The opinion of the court was delivered by: Otis D. Wright, II United States District Judge
ORDER GRANTING DEFENDANTS' MOTION TO TRANSFER VENUE 
This action involves the alleged employment misconduct of Defendants Molina Healthcare, Inc. ("MHI") and Molina Information Systems, LLC ("MMS"). Plaintiff Jose Luis Ramos, a former employee of MMS, asserted nine claims relating to age and racial discrimination against him by employees at MMS. Defendants seek to dismiss Ramos's action in its entirety under Federal Rules of Civil Procedure 12(b)(6) and 12(b)(3), or alternatively, transfer venue under 28 U.S.C. 1404(a). (ECF No. 7.) For the following reasons, the Court finds that transfer to the Eastern District of Virginia is appropriate, and thus GRANTS Defendants' Motion to Transfer.*fn1
Defendants MHI and MMS are part of the Molina organization, which provides medical services for Medicaid recipients. (Compl. ¶ 8.) Ramos, who is over the age of 60 and of Puerto Rican descent, was employed by MMS from 2010 to early 2011 as a Technical Director. (Id. ¶¶ 7, 8.) The crux of Ramos's action concerns alleged discriminatory behavior by the Vice President of Engineering Delivery, Timothy Brewer, and the Chief Technical Officer, Timothy Skeen, during Ramos's time at MMS. (Id. ¶¶ 12, 13.)
In early 2011, Ramos received information indicating that money was being kicked back to senior managers at MMS in exchange for the award of subcontracts. (Id. ¶ 14.) Ramos reported these allegations to Brewer and the Division President, Norm Nichols. (Id.) Two weeks later, Brewer fired Ramos without any warning, job related criticism, or reason for the termination. (Id.) Ramos believes he was terminated because of his age and national origin, in retaliation for opposing hiring practices, and for reporting the allegations of bribery. (Id. ¶ 18.) Based on these facts, Ramos brought suit against Defendants in the present action.
MHI is a Delaware corporation and has its principal place of business in the County of Los Angeles, California. (Id. ¶ 3.) Ramos maintains that MMS is a California corporation with its principal place of business in the County of Los Angeles. (Id.) Defendants, however, argue that MMS, though headquartered in California for tax purposes: has no offices in California; has a total of four employees in California; and derives no revenue from California. (Brewer Decl. ¶ 3.) Rather, its principal places of business are in Idaho, Maine, New Jersey, West Virginia, Louisiana, Florida, and Virginia. (Id. ¶ 2.) Defendants contend that they have 113 employees in Virginia, and that the events giving rise to Ramos's action, including the termination, took place in Virginia. (Id. ¶¶ 5, 8.)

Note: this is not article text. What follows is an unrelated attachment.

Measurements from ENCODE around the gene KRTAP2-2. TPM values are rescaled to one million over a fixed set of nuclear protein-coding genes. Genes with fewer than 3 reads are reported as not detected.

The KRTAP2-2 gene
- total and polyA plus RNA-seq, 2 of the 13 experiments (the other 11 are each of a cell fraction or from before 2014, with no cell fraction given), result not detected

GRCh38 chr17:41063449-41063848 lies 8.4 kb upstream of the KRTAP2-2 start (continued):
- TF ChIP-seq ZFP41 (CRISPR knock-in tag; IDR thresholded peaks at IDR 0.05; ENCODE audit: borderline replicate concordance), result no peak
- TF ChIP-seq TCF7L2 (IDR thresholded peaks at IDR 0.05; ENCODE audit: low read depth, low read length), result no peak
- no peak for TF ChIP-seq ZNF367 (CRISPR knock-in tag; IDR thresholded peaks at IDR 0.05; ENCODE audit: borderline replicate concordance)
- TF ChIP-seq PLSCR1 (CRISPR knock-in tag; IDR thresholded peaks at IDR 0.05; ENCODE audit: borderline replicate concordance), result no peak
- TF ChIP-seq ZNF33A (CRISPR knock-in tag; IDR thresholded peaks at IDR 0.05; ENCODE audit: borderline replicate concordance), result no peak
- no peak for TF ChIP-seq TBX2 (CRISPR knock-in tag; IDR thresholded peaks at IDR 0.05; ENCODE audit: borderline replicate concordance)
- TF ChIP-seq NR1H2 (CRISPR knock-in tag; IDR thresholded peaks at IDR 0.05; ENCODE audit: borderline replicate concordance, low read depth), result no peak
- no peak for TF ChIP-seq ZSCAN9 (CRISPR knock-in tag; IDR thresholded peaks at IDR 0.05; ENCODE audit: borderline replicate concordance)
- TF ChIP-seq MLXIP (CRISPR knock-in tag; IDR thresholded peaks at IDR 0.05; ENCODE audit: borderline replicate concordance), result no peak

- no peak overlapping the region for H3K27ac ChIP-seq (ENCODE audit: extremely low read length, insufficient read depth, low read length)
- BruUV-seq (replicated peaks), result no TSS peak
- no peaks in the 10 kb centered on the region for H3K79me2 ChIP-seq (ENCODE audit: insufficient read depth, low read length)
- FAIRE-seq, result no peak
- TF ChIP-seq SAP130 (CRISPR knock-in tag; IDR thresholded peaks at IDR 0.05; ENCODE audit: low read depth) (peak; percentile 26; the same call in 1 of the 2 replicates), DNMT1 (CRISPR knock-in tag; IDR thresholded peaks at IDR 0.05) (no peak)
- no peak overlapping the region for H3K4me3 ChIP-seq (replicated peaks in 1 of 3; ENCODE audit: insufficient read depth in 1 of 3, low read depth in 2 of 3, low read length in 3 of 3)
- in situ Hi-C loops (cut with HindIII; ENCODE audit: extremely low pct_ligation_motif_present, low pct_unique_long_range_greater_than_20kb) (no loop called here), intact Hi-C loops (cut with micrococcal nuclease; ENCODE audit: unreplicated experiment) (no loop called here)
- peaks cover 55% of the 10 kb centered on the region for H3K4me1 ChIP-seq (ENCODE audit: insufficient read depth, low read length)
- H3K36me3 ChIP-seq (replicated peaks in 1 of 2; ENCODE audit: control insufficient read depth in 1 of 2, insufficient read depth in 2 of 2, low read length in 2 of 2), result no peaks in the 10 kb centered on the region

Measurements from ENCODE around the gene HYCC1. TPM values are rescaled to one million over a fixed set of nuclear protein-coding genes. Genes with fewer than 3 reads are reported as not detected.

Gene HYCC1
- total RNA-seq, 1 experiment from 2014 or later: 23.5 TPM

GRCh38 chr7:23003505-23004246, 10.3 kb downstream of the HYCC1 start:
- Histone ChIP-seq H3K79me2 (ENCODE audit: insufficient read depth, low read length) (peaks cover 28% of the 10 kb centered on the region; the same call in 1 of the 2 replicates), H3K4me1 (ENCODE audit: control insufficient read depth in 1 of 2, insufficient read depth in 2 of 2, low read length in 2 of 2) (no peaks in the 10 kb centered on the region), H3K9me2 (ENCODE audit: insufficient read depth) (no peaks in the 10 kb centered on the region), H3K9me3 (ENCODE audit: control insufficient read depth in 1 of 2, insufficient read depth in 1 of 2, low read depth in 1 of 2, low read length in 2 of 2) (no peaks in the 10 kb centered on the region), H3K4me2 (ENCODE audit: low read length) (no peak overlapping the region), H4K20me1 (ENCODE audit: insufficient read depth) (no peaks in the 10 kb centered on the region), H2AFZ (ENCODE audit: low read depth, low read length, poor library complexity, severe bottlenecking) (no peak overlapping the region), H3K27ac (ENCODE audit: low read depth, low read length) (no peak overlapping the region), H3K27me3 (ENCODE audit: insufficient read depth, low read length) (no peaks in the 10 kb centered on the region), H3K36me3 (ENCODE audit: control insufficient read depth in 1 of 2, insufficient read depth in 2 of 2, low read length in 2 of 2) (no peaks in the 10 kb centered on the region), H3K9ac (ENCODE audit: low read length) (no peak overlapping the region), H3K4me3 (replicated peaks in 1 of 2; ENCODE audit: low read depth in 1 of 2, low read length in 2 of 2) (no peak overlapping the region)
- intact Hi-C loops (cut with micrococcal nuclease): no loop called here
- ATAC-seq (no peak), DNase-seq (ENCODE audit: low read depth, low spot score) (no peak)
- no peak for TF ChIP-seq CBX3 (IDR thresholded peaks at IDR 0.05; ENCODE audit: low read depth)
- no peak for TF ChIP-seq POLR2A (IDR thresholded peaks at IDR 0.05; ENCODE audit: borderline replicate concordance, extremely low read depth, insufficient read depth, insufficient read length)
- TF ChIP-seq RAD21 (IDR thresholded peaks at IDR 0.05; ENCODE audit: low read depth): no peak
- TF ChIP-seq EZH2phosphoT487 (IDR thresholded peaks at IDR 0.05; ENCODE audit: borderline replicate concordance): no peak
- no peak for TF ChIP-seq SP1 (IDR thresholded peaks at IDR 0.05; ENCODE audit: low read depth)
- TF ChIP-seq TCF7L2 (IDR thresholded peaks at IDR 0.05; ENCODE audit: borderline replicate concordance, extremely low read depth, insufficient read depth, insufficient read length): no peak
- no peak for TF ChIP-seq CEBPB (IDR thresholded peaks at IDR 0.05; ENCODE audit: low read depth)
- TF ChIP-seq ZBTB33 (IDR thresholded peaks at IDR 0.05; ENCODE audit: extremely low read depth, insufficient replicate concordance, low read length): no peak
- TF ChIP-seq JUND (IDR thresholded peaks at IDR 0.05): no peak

A. Federal Rule of Civil Procedure 12(b)(3) -- improper venue
Venue in federal question cases is governed by 28 U.S.C. § 1391(b), which provides that venue is proper in any judicial district where any defendant resides if all defendants reside in the same state, or in any judicial district in which a substantial part of the events or omissions giving rise to the claim occurred. 28 U.S.C. §§ 1391(b)(1), (2). A corporation is deemed to reside in any judicial district where it would be subject to personal jurisdiction. 28 U.S.C. § 1391(c).
When determining proper venue, a court can look beyond the pleadings of the claim, and does not have to take a plaintiff's factual allegations as true. Murphy v. Schneider Nat'l, Inc., 362 F.3d 1133, 1137 (9th Cir. 2003). But when the facts are disputed, the trial court must draw all reasonable inferences and resolve all factual conflicts in favor of the non-moving party. Id. at 1138.
Ramos's Complaint states, "Venue as to all claims for relief asserted by this Complaint is proper in this District pursuant to 28 U.S.C. § 1391(a) because MOLINA have their principal places of business in this District." (Compl. ¶ 6.) Defendants, while arguing that MMS has only four employees in California, no offices in California, and derives no revenue from California, does not deny that MMS is incorporated in this district and that MHI has its principal place of business in California. (Brewer Decl. ¶¶ 2--3; O'Donnell Decl. ¶ 2.) Venue would therefore appear to be proper in California. 28 U.S.C. §§ 1391(b)(1), (c). But under § 1391(b)(2), that would not be the case, as none of the events giving rise to this claim occurred in California. 28 U.S.C. § 1391(b)(2).
Yet, Ramos's Title VII claims are governed by specialized venue rules. Causes of action arising under Title VII are subject to 42 U.S.C. 2000e-5(f)(3), which provides stricter venue requirements than § 1391. Title VII authorizes lawsuits to be filed "in any judicial district in the State in which the unlawful employment practice is alleged to have been committed," as well as: in the district where employment records are kept; in the district where the plaintiff would have worked but for the alleged unlawful practice; and if those provisions fail to provide a forum, in the district where the defendant keeps its principal office. 42 U.S.C. § 2000e-5(f)(3); Johnson v. Payless Drug Stores Nw., 950 F.2d 586, 587 (9th Cir. 1991).
The Court finds venue improper in this district for Ramos's Title VII claims because Ramos has not established that the events giving rise to his action have a significant connection to California. Ramos' Complaint is silent on the location where the instances of employment discrimination occurred. Defendants provide evidence that the employment decisions regarding Ramos took place in Virginia. (Brewer Decl. ¶ 8.) Further, Ramos does not allege that the employment records relevant to the alleged misconduct are maintained in this district, nor that he would have ...